Sylvester v. Sylvester

Annotate this Case

129 Ind. App. 168 (1958)

154 N.E.2d 747


No. 18,913.

Court of Appeals of Indiana.

Filed December 19, 1958.

*169 Jack B. Kammins, of Indianapolis, for appellant.

John G. Call, of Fortville, William H. Krieg, Donald A. Schabel and Buschmann, Krieg, De Vault & Alexander, of counsel, all of Indianapolis, for appellee.


This is an appeal from a judgment in an action for divorce brought by appellee against appellant.

Issues were formed on appellee's amended complaint for divorce based upon alleged cruel and inhuman treatment. To appellees' complaint the appellant filed a demurrer and cross complaint in two paragraphs, the first denying the acts of cruel and inhuman treatment. The second paragraph was in the nature of a cross complaint in which appellant asked for a divorce, alleging that appellee refused to give her half of the rental income from the farm, that he did not pay the living expenses, that he drank to excess, and that he left her without cause.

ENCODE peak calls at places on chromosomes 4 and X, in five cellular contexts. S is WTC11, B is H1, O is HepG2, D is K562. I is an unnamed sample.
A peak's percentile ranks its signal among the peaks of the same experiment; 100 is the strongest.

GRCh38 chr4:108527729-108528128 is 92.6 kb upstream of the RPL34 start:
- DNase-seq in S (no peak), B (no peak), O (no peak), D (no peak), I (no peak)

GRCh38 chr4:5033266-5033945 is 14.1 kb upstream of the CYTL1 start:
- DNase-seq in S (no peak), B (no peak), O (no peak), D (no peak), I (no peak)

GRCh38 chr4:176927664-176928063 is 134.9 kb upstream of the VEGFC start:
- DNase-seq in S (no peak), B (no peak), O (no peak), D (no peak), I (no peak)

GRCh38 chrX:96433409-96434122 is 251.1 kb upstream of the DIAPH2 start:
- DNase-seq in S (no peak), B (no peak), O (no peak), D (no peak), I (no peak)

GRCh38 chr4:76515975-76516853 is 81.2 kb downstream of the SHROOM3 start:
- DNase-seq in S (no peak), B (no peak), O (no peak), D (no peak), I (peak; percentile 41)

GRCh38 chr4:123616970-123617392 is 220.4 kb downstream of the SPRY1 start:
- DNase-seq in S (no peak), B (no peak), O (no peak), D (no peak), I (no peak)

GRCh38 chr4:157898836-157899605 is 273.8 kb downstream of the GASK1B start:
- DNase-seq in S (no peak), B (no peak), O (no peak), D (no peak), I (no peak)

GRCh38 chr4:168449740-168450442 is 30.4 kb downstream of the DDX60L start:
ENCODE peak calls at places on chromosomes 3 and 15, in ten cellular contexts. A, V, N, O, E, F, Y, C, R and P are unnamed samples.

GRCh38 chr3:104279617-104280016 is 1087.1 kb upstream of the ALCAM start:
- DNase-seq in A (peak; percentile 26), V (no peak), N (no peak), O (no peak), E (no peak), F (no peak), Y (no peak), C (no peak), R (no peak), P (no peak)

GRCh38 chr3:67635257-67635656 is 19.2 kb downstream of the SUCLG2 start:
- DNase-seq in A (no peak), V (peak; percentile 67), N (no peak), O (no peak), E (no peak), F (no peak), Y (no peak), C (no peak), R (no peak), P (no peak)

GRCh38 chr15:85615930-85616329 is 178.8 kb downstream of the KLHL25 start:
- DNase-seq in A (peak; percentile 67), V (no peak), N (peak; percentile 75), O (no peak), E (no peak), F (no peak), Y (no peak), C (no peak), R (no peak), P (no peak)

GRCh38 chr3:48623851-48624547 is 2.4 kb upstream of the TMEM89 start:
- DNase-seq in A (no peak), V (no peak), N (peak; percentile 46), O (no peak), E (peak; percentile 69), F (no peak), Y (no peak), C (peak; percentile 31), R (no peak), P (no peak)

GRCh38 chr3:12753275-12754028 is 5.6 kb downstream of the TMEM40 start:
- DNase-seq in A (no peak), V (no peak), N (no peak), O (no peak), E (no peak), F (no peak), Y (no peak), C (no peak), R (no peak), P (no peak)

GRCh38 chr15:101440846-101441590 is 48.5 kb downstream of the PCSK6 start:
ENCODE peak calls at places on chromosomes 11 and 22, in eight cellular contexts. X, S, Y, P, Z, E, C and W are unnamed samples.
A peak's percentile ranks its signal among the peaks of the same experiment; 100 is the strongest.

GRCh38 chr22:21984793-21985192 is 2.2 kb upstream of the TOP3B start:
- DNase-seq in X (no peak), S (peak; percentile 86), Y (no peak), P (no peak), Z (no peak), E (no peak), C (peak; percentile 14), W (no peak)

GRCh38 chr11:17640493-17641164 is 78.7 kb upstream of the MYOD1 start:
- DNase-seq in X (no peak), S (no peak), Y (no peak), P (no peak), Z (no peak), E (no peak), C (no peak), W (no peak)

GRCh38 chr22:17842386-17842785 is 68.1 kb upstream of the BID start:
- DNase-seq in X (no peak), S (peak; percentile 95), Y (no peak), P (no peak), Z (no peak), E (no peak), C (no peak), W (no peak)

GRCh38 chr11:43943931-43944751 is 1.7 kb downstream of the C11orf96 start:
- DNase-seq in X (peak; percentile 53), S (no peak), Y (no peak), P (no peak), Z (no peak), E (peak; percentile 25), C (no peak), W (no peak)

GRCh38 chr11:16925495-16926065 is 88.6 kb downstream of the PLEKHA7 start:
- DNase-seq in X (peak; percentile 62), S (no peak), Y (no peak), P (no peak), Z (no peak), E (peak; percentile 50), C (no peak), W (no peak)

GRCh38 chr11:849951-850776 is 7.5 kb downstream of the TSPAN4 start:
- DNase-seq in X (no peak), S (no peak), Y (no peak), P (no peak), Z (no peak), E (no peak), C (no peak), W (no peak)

Trial was had by the court on the issues thus formed, and the court rendered judgment that the appellee be *170 granted an absolute divorce from the appellant cross defendant, and directed the appellant to make a deed for the seventeen acre farm to appellee, and that if she failed, the court directed that a Commissioner be appointed to make such conveyance. The court further ordered and adjudged that the appellant was the sole owner of the property known and designated as 960 English Avenue, Indianapolis, Indiana, and the appellee was ordered to pay the sum of $1100.00 representing the one-half balance of a mortgage thereon, on which mortgage the names of both parties appear, and that upon such payment appellant should be released from such mortgage. Appellant was given the ownership of the household property worth approximately $1,000.00 and appellee was ordered to pay appellant's counsel fees in the amount of $1,000.00.